WEST PALM BEACH, Fla. - A day after we broke that the Democratic candidate for state attorney is now under investigation over an ethics complaint, there are new claims that he took dirty money.
But Dave Aronberg says his Republican opponent is talking out of both sides of her mouth.
It all starts with a phone number. 800-411-PAIN. It's a phone number for a referral service for doctors and lawyers with offices all over Florida.
The phone number was a catchy part of commercials that ran in South Florida late last year.
The firm was investigated by attorney general Pam Bondi for allegedly misleading customers into thinking that there were actual policemen in the ads.
During her investigation, Sunshine State News in Tallahassee reported today that 411-Pain founder Robert Lewin - and his business associates - gave $14,000 in campaign contributions to Bondi's employee, special prosecutor Dave Aronberg.
He was running the state's anti-pill mill effort then. His Republican opponent for state attorney, Dina Keever, has one word. "Unethical."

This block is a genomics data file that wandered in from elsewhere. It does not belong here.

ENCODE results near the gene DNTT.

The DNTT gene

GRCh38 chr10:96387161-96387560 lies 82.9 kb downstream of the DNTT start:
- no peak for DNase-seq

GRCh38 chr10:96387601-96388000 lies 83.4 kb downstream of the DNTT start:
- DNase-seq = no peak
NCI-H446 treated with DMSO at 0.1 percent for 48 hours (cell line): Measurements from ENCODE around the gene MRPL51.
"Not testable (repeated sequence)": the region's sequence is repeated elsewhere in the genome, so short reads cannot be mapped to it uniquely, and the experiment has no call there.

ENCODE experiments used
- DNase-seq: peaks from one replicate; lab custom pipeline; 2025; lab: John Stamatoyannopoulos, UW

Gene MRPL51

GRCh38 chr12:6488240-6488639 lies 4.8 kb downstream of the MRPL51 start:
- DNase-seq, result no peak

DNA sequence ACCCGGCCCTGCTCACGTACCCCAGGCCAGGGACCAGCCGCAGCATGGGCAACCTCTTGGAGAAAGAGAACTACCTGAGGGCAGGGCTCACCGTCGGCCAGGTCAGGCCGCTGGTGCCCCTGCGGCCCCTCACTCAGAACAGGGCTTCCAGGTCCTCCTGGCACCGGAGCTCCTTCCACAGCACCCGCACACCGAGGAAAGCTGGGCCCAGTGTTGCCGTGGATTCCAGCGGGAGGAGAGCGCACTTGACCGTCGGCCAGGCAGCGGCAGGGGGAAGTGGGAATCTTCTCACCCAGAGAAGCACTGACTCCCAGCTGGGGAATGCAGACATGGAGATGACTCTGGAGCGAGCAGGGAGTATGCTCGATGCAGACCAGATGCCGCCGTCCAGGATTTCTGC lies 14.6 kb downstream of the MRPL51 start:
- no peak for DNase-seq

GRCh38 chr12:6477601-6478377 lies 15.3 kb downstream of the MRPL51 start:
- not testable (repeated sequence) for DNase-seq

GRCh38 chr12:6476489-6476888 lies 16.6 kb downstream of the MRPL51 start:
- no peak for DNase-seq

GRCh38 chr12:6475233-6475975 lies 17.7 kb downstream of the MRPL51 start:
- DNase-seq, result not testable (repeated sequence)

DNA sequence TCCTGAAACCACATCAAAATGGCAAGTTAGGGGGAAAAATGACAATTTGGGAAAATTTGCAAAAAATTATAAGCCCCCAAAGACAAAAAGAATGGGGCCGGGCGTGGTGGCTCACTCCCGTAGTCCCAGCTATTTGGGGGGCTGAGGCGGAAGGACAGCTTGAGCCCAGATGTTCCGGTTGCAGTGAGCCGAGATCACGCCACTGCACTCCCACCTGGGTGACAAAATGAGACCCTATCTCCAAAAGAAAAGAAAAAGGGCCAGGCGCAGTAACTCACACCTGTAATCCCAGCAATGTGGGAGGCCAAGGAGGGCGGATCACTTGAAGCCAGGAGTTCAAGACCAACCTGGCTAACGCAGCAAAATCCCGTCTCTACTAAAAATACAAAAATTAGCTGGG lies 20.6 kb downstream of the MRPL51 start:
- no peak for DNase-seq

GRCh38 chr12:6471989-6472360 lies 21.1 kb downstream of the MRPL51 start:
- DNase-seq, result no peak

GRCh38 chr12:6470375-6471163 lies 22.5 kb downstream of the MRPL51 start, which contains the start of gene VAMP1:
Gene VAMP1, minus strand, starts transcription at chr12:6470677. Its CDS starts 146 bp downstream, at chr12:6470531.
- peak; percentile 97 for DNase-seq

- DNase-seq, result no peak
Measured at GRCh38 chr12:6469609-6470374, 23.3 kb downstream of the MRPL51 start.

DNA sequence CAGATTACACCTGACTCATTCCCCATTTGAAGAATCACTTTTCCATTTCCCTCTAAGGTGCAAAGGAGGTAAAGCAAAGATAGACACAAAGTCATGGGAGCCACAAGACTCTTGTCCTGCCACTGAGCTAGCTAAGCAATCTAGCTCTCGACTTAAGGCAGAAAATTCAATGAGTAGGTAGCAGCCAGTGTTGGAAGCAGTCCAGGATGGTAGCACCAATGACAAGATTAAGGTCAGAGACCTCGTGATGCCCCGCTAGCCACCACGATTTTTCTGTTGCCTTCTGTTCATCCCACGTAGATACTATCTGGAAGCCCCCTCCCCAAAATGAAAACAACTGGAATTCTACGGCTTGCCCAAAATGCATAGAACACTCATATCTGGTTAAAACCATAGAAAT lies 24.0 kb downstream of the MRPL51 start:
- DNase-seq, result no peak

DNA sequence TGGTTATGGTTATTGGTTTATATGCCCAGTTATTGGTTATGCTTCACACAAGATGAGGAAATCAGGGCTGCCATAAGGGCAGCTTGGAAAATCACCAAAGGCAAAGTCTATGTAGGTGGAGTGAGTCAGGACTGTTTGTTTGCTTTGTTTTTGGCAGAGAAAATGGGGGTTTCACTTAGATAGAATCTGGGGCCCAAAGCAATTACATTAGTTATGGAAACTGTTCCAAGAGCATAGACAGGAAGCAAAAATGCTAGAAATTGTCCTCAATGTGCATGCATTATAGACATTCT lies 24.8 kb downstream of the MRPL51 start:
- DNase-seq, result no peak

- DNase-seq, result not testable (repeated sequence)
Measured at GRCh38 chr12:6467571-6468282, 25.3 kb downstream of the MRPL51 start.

But Aronberg says there's no way he could have leaned on Bondi to go easy on 411-Pain even if he wanted to.
As a criminal prosecutor, he says he couldn't have known about a civil probe.
"False advertising complaints about any of these hundreds of companies that are being investigated by the attorney general civil side, would never come across our desk."
Aronberg had this to say about Keever:
"People who live in glass houses shouldn't be throwing stones."
Aronberg says Keever is the one taking dirty money.
He says members of a firm she works for are under investigation over a wrongful death suit in Miami.
She admits she accepted several thousand dollars from Lewis & Tien, but says it's different because no one she worked for was investigating them.
"Mr. Aronberg is just pounding the table in an attempt to take the attention away from ethics problems and the allegations against him," said Keever.
The third candidate in the race, independent Robert Gershman, says the back-and-forth is unproductive.
"We need to focus on safety in the county," he said.